Carpal kinematics has perhaps the biggest clinical impact on scaphoid fractures and scapholunate ligament injuries. The proximal carpal row is “pre-tensioned,” with the scaphoid subject to a flexion moment, and the triquetrum tending to follow an extension moment. Any breakage of the connections within this row, whether intracarpal (e.g., scaphoid fracture) or intercarpal (e.g., scapholunate ligament rupture), will result in carpal instability because the disconnected carpal bones rotate in opposite directions. This natural tendency for the components in this row to fall away from each other is in part responsible for the high rate of complications after these types of injury.
Because of the scaphoid’s natural tendency to flex when loaded, delayed treatment of comminuted fractures of the scaphoid waist tend to result in the so-called “humpback deformity” (Fig. 8.6). This term describes the shape of the scaphoid as seen on lateral tomograms, reflecting malunion of the bone with an abnormally acute angle between the proximal and distal poles of the scaphoid.17
In elderly osteoporotic patients, wrist injuries are commonly seen after falls from a standing height. Very often, this is an extra-articular fracture with apex volar angulation, the so-called “Colles fracture.” With increasing force of injury (e.g. falls from heights, motor vehicle collisions), the chance of associated carpal fracture, intercarpal ligament injury, or triangular fibrocartilage complex injury increases.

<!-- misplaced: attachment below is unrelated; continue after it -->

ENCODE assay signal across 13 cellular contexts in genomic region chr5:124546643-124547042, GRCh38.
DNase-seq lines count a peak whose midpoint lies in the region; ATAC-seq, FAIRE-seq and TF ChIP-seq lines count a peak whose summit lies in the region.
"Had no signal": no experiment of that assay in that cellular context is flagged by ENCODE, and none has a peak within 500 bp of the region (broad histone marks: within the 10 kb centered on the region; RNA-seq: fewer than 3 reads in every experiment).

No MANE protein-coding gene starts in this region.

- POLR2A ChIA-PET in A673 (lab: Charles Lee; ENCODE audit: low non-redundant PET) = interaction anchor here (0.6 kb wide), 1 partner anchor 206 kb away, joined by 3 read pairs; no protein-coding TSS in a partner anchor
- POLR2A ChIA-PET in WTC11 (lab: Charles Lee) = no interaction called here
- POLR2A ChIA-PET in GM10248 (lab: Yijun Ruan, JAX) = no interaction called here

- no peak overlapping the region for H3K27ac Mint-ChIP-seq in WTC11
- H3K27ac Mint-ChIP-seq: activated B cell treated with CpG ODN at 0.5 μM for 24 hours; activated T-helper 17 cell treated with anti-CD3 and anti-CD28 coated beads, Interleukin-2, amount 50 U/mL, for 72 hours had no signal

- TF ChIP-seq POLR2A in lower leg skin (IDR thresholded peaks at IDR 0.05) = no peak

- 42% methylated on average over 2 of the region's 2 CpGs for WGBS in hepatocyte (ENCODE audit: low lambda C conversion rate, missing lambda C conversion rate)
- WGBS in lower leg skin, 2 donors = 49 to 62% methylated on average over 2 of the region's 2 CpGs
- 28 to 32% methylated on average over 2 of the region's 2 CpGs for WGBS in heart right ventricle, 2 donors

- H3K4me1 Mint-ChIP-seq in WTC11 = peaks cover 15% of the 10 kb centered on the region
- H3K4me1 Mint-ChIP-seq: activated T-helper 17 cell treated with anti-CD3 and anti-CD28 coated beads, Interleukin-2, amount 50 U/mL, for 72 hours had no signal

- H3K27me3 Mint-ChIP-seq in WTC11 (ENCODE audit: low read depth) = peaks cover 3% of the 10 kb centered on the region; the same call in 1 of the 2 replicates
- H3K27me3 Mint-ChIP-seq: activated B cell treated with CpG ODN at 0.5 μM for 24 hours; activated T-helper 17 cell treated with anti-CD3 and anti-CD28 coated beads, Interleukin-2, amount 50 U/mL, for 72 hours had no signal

A detailed history begins with careful documentation of the circumstances or mechanism of the injury. Patients involved in high-energy falls or collisions should be evaluated for associated injuries by an emergency medicine physician or trauma specialist. The patient’s handedness, occupation, important hobbies or recreational activities, medical and surgical history, and social history should be recorded. It is important to ask about numbness and/or tingling in the hand, because these patients are prone to acute carpal tunnel syndrome which may need to be addressed at the time of operation.